The Future of Drug Policy - Future Week
ADDITIONAL CONTRIBUTORS Courtney Garcia

Cannabis Station, a medical marijuana dispensary located at a former gas station in Denver, Colorado. Photo by Jeffrey Beall.

With recreational marijuana now legal in Colorado and Washington (while still, however, illegal at the federal level), the question on the minds of many hoping to capitalize on the new market is whether or not they should be watching out for the feds. The federal government remains opposed to the legislation, and some fear President Obama will try to quash the laws altogether via the Controlled Substances Act (CSA). Others hope nationwide ratification may be near. The good news for those in states where weed is legal is that the system will likely stay out of their way if they keep it on the small scale.

“What you’re going to have is a funny balance with some states who will legalize it,” Keith Humphreys, a professor of psychiatry at Stanford University, and former Senior Policy Advisor for the White House Office of National Drug Control Policy, tells BTR. “The federal government won’t necessarily arrest individuals for smoking pot, but they will take down big enterprises. So maybe what will happen is you can smoke your own pot, grow your own pot, give your friends pot, but you won’t be able to market it.”

According to The Denver Post, the new law works in three key ways: Individuals have the constitutional right to grow up to six marijuana plants and keep the harvest without fear of state prosecution, people can collectively grow marijuana in large-scale cooperatives, and private businesses can allow marijuana smoking on site. Sales of the drugs are the murky water that remains.

“We cannot give up what we won,” Christian Sederberg, a legalization campaign leader explains to The Post. “We cannot kowtow and lose what we got because we’re afraid of federal intervention… They have the upper hand from the legal perspective. But we have the momentum, the spirit and the people behind us.”

Humphreys contrasts the situation to the tobacco industry, as many consider marijuana to be a similarly addictive substance. Unlike its smoky counterpart, however, marijuana won’t be able to commercialize or embrace large-scale commodification, which in Humphreys’s opinion, is a good thing.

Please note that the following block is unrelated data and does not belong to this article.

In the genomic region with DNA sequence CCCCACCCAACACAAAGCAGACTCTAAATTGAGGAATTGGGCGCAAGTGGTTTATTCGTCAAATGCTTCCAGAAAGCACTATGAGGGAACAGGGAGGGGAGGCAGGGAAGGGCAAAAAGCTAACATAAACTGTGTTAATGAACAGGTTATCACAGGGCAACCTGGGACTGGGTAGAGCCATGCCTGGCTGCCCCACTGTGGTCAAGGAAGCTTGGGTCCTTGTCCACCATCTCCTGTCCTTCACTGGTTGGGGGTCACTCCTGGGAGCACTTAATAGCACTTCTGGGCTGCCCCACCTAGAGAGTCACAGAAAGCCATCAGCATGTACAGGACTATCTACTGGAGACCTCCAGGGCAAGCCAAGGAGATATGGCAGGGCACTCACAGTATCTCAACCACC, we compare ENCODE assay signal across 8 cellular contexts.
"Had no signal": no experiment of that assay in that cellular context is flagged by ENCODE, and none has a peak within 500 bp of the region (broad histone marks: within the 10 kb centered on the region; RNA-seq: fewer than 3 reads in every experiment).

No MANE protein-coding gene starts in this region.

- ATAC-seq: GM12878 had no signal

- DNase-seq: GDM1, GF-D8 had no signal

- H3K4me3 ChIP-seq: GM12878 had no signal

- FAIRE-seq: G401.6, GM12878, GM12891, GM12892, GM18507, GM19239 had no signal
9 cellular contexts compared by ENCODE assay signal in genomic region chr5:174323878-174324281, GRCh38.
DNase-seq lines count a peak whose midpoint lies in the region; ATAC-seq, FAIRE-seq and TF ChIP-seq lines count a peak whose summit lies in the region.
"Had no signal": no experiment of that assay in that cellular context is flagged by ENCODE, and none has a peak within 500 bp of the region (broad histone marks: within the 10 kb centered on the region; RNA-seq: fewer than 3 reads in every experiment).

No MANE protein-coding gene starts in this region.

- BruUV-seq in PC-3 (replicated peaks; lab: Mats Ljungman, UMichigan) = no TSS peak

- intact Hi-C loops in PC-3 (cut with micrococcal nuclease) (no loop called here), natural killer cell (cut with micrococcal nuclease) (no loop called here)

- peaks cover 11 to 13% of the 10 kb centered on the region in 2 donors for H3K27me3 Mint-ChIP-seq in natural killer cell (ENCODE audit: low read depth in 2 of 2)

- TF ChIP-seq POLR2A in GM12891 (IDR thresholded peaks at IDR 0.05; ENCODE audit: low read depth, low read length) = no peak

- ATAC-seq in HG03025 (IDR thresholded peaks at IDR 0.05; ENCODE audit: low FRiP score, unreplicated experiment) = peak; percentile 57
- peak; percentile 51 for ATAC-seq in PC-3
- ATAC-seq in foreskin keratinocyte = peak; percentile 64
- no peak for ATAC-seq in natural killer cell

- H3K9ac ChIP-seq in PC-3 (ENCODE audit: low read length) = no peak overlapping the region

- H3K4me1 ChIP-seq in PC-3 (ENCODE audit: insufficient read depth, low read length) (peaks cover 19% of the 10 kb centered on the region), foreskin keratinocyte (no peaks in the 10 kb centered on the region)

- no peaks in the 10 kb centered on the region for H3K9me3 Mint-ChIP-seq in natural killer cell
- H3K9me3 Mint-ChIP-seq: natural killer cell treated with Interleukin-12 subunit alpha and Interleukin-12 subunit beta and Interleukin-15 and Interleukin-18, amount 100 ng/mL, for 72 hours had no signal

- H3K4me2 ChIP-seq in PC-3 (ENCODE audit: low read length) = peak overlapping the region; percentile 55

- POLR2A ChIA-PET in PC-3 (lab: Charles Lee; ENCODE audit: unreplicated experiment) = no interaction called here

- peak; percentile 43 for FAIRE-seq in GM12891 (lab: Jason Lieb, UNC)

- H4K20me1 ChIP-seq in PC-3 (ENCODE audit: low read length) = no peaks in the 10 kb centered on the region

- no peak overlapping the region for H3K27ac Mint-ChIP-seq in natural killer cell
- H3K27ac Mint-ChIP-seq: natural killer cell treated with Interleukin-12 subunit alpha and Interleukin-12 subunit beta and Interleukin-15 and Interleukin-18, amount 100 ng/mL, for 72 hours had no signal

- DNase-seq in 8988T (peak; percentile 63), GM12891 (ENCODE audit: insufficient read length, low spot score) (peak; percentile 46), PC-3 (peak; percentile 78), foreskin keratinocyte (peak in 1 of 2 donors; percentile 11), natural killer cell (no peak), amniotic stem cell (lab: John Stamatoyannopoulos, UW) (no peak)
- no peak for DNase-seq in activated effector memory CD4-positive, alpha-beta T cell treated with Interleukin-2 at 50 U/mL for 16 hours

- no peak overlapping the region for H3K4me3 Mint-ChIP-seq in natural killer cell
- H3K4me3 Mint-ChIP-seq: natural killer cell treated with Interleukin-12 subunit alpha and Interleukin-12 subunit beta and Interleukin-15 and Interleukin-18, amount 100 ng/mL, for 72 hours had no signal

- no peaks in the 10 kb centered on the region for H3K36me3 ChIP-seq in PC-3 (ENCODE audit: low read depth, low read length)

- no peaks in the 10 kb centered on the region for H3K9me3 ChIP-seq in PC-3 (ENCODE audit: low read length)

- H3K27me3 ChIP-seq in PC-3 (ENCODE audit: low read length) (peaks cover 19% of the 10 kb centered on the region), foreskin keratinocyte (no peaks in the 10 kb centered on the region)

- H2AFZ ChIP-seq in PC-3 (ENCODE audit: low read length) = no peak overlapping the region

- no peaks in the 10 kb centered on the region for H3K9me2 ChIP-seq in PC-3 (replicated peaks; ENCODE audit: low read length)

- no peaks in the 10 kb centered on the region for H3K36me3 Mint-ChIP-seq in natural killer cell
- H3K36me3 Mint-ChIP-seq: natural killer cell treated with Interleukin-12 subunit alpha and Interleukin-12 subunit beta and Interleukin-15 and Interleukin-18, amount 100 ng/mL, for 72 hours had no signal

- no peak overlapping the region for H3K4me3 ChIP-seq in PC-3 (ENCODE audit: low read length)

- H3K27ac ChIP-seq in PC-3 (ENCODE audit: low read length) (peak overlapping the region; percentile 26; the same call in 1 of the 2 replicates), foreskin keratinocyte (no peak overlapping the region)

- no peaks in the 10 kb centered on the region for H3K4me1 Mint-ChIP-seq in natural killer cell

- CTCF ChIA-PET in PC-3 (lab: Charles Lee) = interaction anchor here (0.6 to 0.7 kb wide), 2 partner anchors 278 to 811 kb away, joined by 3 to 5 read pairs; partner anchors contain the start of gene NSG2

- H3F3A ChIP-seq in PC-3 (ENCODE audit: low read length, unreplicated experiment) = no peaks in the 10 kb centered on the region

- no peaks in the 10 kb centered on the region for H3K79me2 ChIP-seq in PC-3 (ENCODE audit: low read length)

DEA Agents. Photo courtesy of the Department of Justice.

“When you have a legal, corporate industry with lots of powerful lobbyists and it promotes addiction, that’s bad,” he comments. “The other thing is you have industries when a drug is legal. There are scientists who sit around and make products more addictive. They associate advertising with fun and sex and youth. If you legalized all drugs, you would probably get way more addiction than you have now.”

Not everyone, of course, foresees harm. There are those who feel there would be great benefits to ratification of not only marijuana, but of all drugs. In a commentary piece for CNN in 2009, Harvard economics lecturer Jeffrey A. Miron wrote a diatribe supporting drug legalization as a means of reducing violence, noting “prohibition creates violence because it drives the drug market underground. This means buyers and sellers cannot resolve their disputes with lawsuits, arbitration or advertising, so they resort to violence instead.”

Marijuana protests from 2001.Photo courtesy of Armstrong Legalize Marijuana.

He also addressed health concerns related to prohibition.

“Prohibition harms the public health,” says Miron. “Patients suffering from cancer, glaucoma, and other conditions cannot use marijuana under the laws of most states or the federal government despite abundant evidence of its efficacy. Terminally ill patients cannot always get adequate pain medication because doctors may fear prosecution by the Drug Enforcement Administration. Drug users face restrictions on clean syringes that cause them to share contaminated needles, thereby spreading HIV, hepatitis and other blood-borne diseases.”

A line graph on Reason.com compares the relatively static rate of drug addictions to the escalating rate in spending on the War on Drugs. The article points out that, “enforcing illegal drug laws imposes an annual cost on the American criminal justice system of $56 billion; while incarceration of drug offenders imposes an annual cost of $48 billion.”

Nevertheless, Humphreys points out that legalizing alcohol and tobacco hasn’t helped in dealing with those addictions, and really has only made the situation worse.

“Half a million people die to alcohol and tobacco every year, they are used far more and addiction is far more prevalent,” he says. “When things are illegal, people use them far less.”

At this point, it doesn’t look like the federal government will be embracing pot’s benefits anytime soon. What does appear to be true is that there are not enough hours in the day for the feds to chase down every stoner and his baked goods, so if you’re in Colorado or Washington you can relax a bit more than usual.

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